The study of collecting, processing, and conveying information about the composition and structure of matter is known as analytical chemistry. To put it another way, it’s the art and science of figuring out what matter is and how much of it there is. Analytical chemists are scientists who study and evaluate the chemical composition and behaviour of a wide range of substances. Analytical chemists examine and identify different elements or compounds to determine the structure, composition, and nature of substances. Analytical chemists use a variety of methods to analyse materials, including electrochromatography, high-performance liquid chromatography, and spectroscopy. They also look at the connections and interactions between the various components of a compound. Some analytical chemists specialise on creating novel analytical methods and procedures. Food safety, medicines, and pollution control are just a few of the applications of their study.

Nature of work

From healthcare to petroleum, analytical chemists are responsible for overseeing chemical, physical, and analytical laboratory tests such as titrations, acid/base functional group studies, viscometry, water analyses, and other testing of known and novel materials. He or she will also be required to:

  • Plan and carry out complicated analytical and physical chemistry tests in accordance with the laboratory’s standard operating procedures.
  • To solve problems, use testing skills, extensive chemical understanding, statistical techniques, reasoning, and creativity.
  •  Communicate findings to a variety of stakeholders.
  • Identify potential difficulties and plan ahead of time to handle them.
  • To promote development in the area, build partnerships across cultures and locations.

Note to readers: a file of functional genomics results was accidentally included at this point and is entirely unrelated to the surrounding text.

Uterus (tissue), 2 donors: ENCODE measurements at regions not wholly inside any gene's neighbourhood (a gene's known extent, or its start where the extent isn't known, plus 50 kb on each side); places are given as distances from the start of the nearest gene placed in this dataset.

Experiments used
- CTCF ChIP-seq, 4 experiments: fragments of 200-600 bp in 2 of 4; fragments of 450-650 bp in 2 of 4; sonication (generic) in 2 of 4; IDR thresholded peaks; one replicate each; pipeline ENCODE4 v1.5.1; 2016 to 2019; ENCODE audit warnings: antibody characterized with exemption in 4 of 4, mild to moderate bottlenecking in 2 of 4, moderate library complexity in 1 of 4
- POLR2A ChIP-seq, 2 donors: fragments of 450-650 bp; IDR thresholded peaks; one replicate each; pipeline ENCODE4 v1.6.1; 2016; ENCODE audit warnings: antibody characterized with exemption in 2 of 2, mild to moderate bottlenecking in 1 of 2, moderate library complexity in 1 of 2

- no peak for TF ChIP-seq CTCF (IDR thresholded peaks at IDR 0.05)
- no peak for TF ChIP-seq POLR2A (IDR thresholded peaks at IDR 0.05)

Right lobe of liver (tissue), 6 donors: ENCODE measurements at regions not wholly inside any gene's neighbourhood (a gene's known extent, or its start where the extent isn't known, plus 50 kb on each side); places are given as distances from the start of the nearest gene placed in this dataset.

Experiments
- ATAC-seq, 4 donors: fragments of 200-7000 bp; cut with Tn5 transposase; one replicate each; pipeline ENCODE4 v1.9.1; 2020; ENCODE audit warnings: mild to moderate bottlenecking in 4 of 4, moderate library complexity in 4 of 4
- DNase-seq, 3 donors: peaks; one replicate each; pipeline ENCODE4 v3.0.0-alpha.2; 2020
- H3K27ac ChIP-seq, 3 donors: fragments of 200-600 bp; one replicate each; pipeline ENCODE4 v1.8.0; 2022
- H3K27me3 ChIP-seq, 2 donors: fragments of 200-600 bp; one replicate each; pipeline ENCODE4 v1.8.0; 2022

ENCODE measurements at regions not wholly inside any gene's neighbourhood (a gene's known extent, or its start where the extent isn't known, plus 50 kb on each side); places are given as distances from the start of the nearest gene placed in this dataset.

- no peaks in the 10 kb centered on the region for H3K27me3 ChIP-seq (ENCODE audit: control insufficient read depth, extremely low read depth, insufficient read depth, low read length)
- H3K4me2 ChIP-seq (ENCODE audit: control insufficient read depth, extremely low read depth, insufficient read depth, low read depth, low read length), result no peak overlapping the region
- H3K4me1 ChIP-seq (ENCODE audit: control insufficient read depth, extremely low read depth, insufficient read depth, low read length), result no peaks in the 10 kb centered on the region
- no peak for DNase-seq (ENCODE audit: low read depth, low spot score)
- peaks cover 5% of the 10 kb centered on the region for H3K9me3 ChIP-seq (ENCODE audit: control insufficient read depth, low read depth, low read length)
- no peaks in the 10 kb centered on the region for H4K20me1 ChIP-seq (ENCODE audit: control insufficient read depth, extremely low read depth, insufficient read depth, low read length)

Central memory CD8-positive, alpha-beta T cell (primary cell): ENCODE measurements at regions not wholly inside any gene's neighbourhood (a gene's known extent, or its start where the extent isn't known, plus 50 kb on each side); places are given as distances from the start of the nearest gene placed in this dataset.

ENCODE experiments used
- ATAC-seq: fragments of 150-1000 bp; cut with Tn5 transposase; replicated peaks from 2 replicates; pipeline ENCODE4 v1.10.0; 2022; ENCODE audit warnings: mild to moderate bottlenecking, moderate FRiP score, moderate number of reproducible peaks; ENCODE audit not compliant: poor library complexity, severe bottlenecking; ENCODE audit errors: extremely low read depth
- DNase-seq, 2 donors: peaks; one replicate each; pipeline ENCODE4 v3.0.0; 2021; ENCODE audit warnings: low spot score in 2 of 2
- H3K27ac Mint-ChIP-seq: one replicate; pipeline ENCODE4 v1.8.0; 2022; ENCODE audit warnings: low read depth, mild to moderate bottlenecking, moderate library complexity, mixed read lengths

• Ensure that all reagents and solutions are produced according to SOPs.
  • Ensure that all equipment is calibrated to ensure accuracy, precision, and dependability.
  • Ensure that equipment is calibrated to confirm accuracy, reliability and precision
  • Interpret and document all test results including calculations and observations in lab documentation
  • Review peers’ analytical data for accuracy and integrity
  • Alert the Chemist-in-charge of unusual test results and of any difficulties or problems encountered during the performance of duties

How to become an analytical chemist

To get an entry-level job as an analytical chemist, you’ll need a bachelor’s degree in chemistry, physics, or a related subject. Work-study programmes or internships that provide significant lab experience are highly recommended. Most Analytical Chemists engaged in research, on the other hand, must earn a master’s degree or a Ph.D. in order to advance. Analytical chemistry is a branch of chemistry that is generally pursued during graduate school.

Work experience is also highly crucial in this profession for growth. A Ph.D. and significant laboratory experience are likely to be required for leadership roles.

For details on institutes offering analytical chemistry, visit

Job opportunities

Work can be found in a diverse range of scientific industries and typical employers include:

  • agrochemical companies
  • biotechnology or contract research organisations
  • chemical and polymer manufacturers
  • environmental agencies
  • food companies
  • government agencies
  • hospital laboratories
  • multidisciplinary consultancy or testing companies
  • petrochemical companies
  • pharmaceutical companies
  • public health laboratories.


  • Confidence and motivation to research and tackle difficult challenges
  • Presentation abilities and the ability to explain technical knowledge to non-technical individuals
  • The capacity to prioritise and plan work to fulfil needs established by the department, company, or external customera good standard of numeracy and skills in data analysis
  • IT and technology skills to work with advanced techniques
  • Creativity and the ability to use initiative for independent work
  • Effective teamworking skills
  • A flexible and methodical approach to work.


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